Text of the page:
“My father was generous and loved to give out gifts to people. He never had material accumulation instincts, did not accumulate wealth and gave out whatever came into his possession. He was scrupulous and prudent with public finance but generous with his own money. “His happiest moments were always when he was in the company of people. He constantly toured the length and breadth of the Northern Region, always on the move persuading, cajoling, mobilizing, urging, inspiring people to be disciplined and law abiding, to work hard for common goals, to measure up to their potentials. My father had the desire of transforming the North so that the country can attain its true potentials.” Hajia A'ishat has five children and the fourth one, Hassan Danbaba Marafa is the Magajin Garin of Sokoto, who happens to be one of the 11 kingmakers of the Sokoto Caliphate saddled with the responsibility of appointing the Sultan. Her first daughter is married to Nigeria's former Ambassador to South Africa. Alhaji Shehu Malami.

A second daughter, Hajia Luba is married to the Marafan Sokoto, Alhaji Ali Umaru Shinkafi (CON, NPM, MNIM), former Head of the National Security Organisation (NSO) and one-time Presidential Aspirant.

Nigerian politics[edit]

After returning from Britain, he was nominated to represent the province of Sokoto in the regional House of Assembly. As a member of the assembly, he was a notable voice for northern interest and embraced a style of consultation and consensus with the major representatives of the northern emirates: Kano, Bornu and Sokoto. In the first elections held in Northern Nigeria in 1952, Sir Ahmadu Bello won a seat in the Northern House of Assembly, and became a member of the regional executive council as minister of works. Bello was successively minister of Works, of Local Government, and of Community Development in the Northern Region of Nigeria.

In 1954, Bello became the first Premier of Northern Nigeria. In the 1959 independence elections, Bello led the NPC to win a plurality of the parliamentary seats. Bello's NPC forged an alliance with Dr. Nnamdi Azikiwe's NCNC (National Council of Nigeria and the Cameroons) to form Nigeria's first indigenous federal government which led to independence from Britain. In forming the 1960 independence federal government of the Nigeria, Bello as president of the NPC, chose to remain Premier of Northern Nigeria and devolved the position of Prime Minister of the Federation to the deputy president of the NPC, Abubakar Tafawa Balewa.

Legacy[edit]

Bello's greatest legacy was the modernization and unification of the diverse people of Northern Nigeria. He was assassinated on 15 January 1966 in a coup which toppled Nigeria's post-independence government. He was still serving as premier of Northern Nigeria at the time.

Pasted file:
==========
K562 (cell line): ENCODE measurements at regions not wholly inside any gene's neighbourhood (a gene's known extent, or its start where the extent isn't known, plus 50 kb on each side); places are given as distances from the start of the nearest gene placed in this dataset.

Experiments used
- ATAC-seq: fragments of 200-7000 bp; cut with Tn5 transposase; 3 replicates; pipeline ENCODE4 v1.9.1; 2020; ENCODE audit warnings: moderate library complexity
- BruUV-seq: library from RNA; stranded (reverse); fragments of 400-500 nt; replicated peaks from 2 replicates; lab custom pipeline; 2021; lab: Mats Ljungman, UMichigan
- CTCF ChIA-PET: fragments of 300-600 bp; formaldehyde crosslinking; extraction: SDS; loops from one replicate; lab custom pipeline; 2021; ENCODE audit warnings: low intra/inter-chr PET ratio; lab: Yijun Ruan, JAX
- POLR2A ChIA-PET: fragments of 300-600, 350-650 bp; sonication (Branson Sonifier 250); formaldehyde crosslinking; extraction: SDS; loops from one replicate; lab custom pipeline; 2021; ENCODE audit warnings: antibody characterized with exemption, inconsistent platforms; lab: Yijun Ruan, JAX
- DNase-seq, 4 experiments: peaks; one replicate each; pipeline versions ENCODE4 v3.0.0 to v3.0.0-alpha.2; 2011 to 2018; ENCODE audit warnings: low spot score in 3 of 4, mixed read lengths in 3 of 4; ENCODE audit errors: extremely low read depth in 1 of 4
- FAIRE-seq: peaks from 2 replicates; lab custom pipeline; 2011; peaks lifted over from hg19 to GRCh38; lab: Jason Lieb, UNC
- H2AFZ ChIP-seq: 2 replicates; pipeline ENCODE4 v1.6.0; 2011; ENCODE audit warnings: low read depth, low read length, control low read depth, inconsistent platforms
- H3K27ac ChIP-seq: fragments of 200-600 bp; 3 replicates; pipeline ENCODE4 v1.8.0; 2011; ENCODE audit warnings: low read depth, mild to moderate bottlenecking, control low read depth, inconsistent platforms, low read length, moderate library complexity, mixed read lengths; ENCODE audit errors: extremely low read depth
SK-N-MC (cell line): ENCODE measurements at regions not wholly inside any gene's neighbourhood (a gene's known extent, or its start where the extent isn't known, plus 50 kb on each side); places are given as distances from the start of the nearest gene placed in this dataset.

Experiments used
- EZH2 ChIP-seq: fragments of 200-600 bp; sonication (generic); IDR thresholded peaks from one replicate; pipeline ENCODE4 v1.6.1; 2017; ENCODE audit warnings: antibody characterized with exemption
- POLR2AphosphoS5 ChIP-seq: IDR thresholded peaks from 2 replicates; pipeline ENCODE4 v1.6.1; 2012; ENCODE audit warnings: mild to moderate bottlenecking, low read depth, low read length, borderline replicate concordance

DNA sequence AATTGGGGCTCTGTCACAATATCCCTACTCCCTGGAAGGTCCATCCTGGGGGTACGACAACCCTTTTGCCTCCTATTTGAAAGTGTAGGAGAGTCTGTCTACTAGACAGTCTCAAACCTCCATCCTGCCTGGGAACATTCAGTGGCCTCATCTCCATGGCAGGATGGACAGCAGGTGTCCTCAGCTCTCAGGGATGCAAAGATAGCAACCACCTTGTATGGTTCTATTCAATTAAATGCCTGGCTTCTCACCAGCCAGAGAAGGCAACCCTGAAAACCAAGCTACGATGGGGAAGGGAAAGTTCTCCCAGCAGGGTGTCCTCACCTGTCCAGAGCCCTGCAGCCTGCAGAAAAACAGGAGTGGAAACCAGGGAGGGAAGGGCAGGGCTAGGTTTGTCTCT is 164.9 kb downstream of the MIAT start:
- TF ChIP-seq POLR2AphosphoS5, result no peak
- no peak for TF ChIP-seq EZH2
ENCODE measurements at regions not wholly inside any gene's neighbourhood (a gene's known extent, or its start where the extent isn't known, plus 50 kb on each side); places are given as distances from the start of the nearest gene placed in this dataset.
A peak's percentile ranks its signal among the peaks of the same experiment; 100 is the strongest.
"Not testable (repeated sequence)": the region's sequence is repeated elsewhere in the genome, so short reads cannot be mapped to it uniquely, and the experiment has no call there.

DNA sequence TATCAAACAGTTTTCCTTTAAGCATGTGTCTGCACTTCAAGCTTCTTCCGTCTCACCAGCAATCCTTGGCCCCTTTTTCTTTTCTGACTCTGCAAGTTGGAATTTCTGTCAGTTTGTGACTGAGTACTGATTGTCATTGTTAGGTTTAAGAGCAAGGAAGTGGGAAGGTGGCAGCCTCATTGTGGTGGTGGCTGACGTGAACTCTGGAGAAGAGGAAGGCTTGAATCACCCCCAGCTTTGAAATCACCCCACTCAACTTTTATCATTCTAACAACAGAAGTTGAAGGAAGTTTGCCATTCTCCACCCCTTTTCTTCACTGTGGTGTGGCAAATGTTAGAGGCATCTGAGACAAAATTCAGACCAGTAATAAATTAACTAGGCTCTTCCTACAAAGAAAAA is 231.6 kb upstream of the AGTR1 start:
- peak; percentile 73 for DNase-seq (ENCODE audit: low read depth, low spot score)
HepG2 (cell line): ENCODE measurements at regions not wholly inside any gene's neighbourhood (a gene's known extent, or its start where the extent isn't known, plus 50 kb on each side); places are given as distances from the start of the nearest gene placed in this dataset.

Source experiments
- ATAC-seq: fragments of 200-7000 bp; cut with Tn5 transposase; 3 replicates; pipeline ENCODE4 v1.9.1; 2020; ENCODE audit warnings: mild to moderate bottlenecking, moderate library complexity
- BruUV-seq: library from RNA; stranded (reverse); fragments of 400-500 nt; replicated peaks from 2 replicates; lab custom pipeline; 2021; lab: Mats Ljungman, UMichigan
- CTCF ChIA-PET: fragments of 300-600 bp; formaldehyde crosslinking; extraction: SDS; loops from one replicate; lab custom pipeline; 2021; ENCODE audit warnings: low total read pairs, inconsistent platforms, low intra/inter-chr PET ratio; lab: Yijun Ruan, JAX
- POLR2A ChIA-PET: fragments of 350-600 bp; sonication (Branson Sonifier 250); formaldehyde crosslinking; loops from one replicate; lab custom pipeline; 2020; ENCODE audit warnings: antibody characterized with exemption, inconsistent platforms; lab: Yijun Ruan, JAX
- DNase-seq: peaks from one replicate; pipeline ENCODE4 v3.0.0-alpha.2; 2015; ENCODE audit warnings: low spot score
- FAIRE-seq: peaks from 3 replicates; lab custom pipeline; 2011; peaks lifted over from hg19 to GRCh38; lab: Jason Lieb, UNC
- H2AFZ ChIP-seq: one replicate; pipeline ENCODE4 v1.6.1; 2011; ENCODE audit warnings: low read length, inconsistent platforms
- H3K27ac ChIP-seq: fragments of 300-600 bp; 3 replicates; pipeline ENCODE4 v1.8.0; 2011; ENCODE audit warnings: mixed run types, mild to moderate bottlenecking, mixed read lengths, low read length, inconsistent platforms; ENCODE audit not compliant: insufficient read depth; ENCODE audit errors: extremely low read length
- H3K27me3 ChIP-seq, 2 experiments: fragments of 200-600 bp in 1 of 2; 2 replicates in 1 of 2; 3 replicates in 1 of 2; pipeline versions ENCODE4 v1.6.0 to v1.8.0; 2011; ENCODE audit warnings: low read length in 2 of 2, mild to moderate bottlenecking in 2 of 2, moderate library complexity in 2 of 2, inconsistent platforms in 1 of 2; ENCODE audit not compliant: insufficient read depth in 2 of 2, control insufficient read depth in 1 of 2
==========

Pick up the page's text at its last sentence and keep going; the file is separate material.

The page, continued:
Ahmadu Bello was often criticized for not seeing a unified Nigeria as a whole but rather a unified north as he viewed the Igbos as "The Jews of Nigeria" as they had a sense of dominating where ever they went and often publicly stated he would rather have a non-Nigerian do a job than have a non-Northerner.

The Ahmadu Bello University is named after him. His portrait adorns Nigeria's 200 naira note, and he is survived by three daughters, one of whom died in 2008.

Career and Later Life[edit]

By 1934, he was made the District Head of Rabah under the colonial setting and in 1938, he got a promotion as the Divisional Head of Gusau (now in present-day Zamfara State). In 1938, at the age of just 28, he made attempts to become the Sultan of Sokoto but was not successful, losing to Sir Siddiq Abubakar III who reigned for 50 years until his death in 1988. The new Sultan immediately made Sir Ahmadu Bello the Sardauna (Warlord) of Sokoto, a honorary title and promoted him to the Sokoto Native Authority Council, these titles automatically made him the Chief Political Adviser to the Sultan. Later, he was put in charge of the Sokoto Province to oversee 47 districts and by 1944, he was back at the Sultan's Palace to work as the Chief Secretary of the State Native Administration.

In the 1940s, he established the Jamiyya Mutanen Arewa which would later become the NPC in 1951. In 1948, he got a government scholarship and was off to England to study Local Government Administration which broadened his understanding and knowledge of governance. As 'successor-in-waiting' to the throne of the Sultan, he wore the turban. In 1943, a drama played out when he was thrown before the Sultan's court for misappropriating jangali (cattle) tax for the Gusau region where he was the Councillor.

He was sentenced to one year in prison. Do not forget the fact that there was a rivalry simmering below the robes between him and the new Sultan. But with the aid of the other 'Barewa guys' like Shehu Shagari, Aminu Kano and Ibrahim Dasuki, he filed for an acquittal after he had already spent three months in jail. But that would only boost him popularity and many felt he was just a victim of unfair political tussle.

See also[edit]

References[edit]

  • 200 Naira note
  • Ahmadu Bello; My Life, Cambridge University Press, 1962.